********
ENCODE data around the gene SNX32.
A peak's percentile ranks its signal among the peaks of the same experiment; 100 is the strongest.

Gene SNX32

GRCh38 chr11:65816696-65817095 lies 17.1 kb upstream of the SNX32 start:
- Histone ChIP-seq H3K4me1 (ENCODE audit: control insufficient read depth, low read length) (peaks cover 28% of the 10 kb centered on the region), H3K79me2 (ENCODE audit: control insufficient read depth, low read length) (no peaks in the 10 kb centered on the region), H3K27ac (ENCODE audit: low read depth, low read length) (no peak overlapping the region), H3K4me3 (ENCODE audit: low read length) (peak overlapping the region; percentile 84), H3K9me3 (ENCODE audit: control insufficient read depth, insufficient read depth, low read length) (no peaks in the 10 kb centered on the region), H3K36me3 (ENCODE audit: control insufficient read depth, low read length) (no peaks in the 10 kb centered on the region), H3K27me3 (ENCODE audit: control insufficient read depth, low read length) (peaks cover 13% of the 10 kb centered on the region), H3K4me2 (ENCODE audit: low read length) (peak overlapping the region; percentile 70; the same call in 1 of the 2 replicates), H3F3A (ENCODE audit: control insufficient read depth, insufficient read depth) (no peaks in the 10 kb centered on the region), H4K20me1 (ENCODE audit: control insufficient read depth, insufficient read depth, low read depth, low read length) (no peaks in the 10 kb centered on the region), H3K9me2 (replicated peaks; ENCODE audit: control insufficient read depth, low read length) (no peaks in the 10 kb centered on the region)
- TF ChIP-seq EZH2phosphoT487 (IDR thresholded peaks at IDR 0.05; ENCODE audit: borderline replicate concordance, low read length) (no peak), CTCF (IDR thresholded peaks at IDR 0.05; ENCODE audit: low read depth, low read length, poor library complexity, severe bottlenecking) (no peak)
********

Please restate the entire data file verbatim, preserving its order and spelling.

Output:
ENCODE data around the gene SNX32.
A peak's percentile ranks its signal among the peaks of the same experiment; 100 is the strongest.

Gene SNX32

GRCh38 chr11:65816696-65817095 lies 17.1 kb upstream of the SNX32 start:
- Histone ChIP-seq H3K4me1 (ENCODE audit: control insufficient read depth, low read length) (peaks cover 28% of the 10 kb centered on the region), H3K79me2 (ENCODE audit: control insufficient read depth, low read length) (no peaks in the 10 kb centered on the region), H3K27ac (ENCODE audit: low read depth, low read length) (no peak overlapping the region), H3K4me3 (ENCODE audit: low read length) (peak overlapping the region; percentile 84), H3K9me3 (ENCODE audit: control insufficient read depth, insufficient read depth, low read length) (no peaks in the 10 kb centered on the region), H3K36me3 (ENCODE audit: control insufficient read depth, low read length) (no peaks in the 10 kb centered on the region), H3K27me3 (ENCODE audit: control insufficient read depth, low read length) (peaks cover 13% of the 10 kb centered on the region), H3K4me2 (ENCODE audit: low read length) (peak overlapping the region; percentile 70; the same call in 1 of the 2 replicates), H3F3A (ENCODE audit: control insufficient read depth, insufficient read depth) (no peaks in the 10 kb centered on the region), H4K20me1 (ENCODE audit: control insufficient read depth, insufficient read depth, low read depth, low read length) (no peaks in the 10 kb centered on the region), H3K9me2 (replicated peaks; ENCODE audit: control insufficient read depth, low read length) (no peaks in the 10 kb centered on the region)
- TF ChIP-seq EZH2phosphoT487 (IDR thresholded peaks at IDR 0.05; ENCODE audit: borderline replicate concordance, low read length) (no peak), CTCF (IDR thresholded peaks at IDR 0.05; ENCODE audit: low read depth, low read length, poor library complexity, severe bottlenecking) (no peak)